So the balance between World 1 and 2 is dictated by many factors including segregation and globalisation. While segregation is considered to be bad, I suppose it arguably does a better job of preserving cultural identity (cf globalisation). It would be nice to find a middle ground which could reap the benefits of globalisation but at the same time, preserve cultural identity. But I must emphasize that there are many other factors which play a part in loss of or decline in cultural identity - globalisation is only one of them. Another big one is the rise of ideological culture (as opposed to traditional culture defined by national boundaries/history/language/people/media/food)... I think that many people today consider ideological culture to be more relevant than traditional culture.


NZ used to be far more British but nowadays is basically sitting on the receiving end of America's news/media antenna. As an example, a portion of Maori youth have picked up on elements of American culture such as hip-hop, gang culture, clothing etc. But I wouldn't say this has been responsible for any real loss in Maori culture... the biggest decline occurred up until the 1970s/1980s for other reasons (before Maori language revival groups were formed).
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Old 03-15-2010, 06:18 AM   #27 (permalink)
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^Seltzer, thanks for a brilliant post. You illustrate with ease some arguments I've tried to make less efficiently across several posts now and add some really good points on top of that.
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Old 03-15-2010, 08:32 AM   #28 (permalink)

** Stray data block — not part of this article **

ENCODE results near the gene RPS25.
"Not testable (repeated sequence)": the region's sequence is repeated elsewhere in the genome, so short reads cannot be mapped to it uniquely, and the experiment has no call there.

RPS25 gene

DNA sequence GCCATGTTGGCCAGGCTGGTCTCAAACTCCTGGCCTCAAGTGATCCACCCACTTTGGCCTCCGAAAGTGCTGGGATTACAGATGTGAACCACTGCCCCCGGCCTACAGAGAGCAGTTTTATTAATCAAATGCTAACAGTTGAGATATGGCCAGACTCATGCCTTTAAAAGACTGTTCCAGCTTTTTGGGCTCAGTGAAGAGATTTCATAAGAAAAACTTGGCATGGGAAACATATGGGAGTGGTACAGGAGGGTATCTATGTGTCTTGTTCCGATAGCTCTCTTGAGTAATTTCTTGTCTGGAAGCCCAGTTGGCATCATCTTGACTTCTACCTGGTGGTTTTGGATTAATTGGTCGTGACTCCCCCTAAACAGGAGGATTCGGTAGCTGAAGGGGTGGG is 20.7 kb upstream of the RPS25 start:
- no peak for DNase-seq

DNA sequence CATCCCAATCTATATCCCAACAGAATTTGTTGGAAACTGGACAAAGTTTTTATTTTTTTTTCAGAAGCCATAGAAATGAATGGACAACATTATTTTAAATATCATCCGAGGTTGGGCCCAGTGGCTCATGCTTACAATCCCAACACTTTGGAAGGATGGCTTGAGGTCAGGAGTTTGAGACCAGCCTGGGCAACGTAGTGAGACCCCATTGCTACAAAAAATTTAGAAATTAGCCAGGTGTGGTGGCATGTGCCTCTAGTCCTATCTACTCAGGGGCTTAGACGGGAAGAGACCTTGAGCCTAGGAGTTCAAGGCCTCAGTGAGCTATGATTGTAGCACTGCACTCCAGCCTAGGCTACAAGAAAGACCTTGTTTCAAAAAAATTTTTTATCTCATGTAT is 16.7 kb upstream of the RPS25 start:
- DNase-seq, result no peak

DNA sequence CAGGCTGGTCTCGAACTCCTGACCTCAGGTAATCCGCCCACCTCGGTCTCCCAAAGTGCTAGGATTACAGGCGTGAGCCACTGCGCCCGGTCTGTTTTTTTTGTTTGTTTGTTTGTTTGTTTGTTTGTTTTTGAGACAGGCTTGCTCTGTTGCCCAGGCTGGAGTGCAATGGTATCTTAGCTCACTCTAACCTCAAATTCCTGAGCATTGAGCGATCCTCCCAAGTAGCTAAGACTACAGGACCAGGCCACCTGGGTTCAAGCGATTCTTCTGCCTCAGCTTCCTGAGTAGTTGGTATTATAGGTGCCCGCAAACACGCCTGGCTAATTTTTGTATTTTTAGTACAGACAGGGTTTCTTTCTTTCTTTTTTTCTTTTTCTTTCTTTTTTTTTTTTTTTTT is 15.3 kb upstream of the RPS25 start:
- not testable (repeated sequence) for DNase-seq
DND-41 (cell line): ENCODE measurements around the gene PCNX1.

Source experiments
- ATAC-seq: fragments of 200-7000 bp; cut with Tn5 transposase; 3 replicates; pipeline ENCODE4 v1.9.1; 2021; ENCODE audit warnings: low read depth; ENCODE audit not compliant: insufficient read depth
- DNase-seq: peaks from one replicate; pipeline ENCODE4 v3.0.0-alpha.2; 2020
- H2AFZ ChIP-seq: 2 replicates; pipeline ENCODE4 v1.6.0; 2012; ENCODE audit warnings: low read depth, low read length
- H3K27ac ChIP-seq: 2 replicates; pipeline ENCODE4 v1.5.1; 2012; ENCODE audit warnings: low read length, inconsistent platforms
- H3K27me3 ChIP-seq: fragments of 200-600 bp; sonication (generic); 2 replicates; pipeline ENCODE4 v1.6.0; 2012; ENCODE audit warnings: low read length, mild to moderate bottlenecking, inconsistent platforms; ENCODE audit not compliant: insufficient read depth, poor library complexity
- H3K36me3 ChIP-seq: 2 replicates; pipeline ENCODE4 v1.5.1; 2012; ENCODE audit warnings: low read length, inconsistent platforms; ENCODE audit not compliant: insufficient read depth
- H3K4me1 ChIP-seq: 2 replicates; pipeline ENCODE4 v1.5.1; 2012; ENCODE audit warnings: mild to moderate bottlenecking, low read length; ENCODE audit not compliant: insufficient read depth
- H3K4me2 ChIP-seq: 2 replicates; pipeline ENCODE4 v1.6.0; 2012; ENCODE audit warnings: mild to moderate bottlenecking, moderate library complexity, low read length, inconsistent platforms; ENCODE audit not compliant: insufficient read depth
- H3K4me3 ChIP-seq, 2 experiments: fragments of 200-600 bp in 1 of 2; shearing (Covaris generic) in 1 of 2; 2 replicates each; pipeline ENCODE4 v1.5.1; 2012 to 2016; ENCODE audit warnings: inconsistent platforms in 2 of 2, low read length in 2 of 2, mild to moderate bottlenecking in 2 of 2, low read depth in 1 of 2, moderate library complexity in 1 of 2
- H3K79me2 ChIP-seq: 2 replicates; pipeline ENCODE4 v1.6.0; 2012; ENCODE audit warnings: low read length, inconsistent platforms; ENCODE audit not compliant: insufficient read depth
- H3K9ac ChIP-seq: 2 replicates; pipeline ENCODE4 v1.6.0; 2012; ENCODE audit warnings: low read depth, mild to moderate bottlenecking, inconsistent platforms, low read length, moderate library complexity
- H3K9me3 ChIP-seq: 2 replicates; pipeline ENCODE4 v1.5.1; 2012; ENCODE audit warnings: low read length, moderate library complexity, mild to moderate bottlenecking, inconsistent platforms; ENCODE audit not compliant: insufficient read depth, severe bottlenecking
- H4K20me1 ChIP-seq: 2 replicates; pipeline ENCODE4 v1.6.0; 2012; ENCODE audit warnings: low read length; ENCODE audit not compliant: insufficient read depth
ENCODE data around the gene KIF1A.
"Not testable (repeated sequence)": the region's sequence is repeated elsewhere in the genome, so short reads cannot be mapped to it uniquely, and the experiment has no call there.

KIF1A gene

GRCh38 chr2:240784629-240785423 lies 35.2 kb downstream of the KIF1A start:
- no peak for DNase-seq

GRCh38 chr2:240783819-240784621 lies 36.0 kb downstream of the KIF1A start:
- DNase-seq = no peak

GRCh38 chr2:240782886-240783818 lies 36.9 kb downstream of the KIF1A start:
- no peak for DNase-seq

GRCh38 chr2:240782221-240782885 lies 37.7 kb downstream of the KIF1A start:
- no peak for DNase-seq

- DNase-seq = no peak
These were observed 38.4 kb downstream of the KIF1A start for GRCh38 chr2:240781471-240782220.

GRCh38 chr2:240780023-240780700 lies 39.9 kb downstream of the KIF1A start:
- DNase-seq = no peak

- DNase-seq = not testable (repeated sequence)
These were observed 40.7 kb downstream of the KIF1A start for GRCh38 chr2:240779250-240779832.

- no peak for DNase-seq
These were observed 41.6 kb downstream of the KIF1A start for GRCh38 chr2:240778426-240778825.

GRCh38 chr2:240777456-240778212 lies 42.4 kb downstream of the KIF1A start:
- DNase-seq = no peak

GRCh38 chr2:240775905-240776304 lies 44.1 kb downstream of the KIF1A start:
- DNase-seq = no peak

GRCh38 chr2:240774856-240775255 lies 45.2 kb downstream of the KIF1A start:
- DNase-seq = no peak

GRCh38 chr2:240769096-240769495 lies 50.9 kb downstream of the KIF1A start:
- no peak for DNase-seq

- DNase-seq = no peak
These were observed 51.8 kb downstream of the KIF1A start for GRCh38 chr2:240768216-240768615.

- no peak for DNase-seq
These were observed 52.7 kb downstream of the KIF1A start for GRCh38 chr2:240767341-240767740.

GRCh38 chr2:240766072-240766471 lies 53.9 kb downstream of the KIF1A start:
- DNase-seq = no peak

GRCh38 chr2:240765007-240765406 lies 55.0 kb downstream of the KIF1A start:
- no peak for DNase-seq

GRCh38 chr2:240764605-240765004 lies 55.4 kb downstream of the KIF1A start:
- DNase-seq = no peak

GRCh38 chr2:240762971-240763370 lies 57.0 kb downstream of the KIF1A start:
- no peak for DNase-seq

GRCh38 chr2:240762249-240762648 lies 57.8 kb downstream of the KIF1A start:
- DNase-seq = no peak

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People are misinterpreting this thread - no-one is saying that America lacks diversity. At the same time, remember that the exposure of many other countries to America is based on the media which presents an abstracted view revolving around a few key characteristics (some positive, some negative). What that means is that regardless of how diverse America actually is, the rest of the world see an 'American culture'. This American culture is, like any other culture, a product of its existing culture plus immigrant culture plus the incoming culture presented by media... and since America is racially diverse, its culture reflects that.
Then I would ask, given that our culture is serperate from the culture thats brought here, what American Culture is?
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Old 03-15-2010, 09:14 AM   #29 (permalink)
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Then I would ask, given that our culture is serperate from the culture thats brought here, what American Culture is?
I just realised I made a mistake in that paragraph when I was moving text around... that "American culture is, like" sentence should be describing the actual culture, not the perceived culture. I've edited it so it should make more sense now.
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Old 03-15-2010, 09:16 AM   #30 (permalink)
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I just realised I made a mistake in that paragraph when I was moving text around... that "American culture is, like" sentence should be describing the actual culture, not the perceived culture. I've edited it so it should make more sense now.
You're going to make me read the whole thing again? =P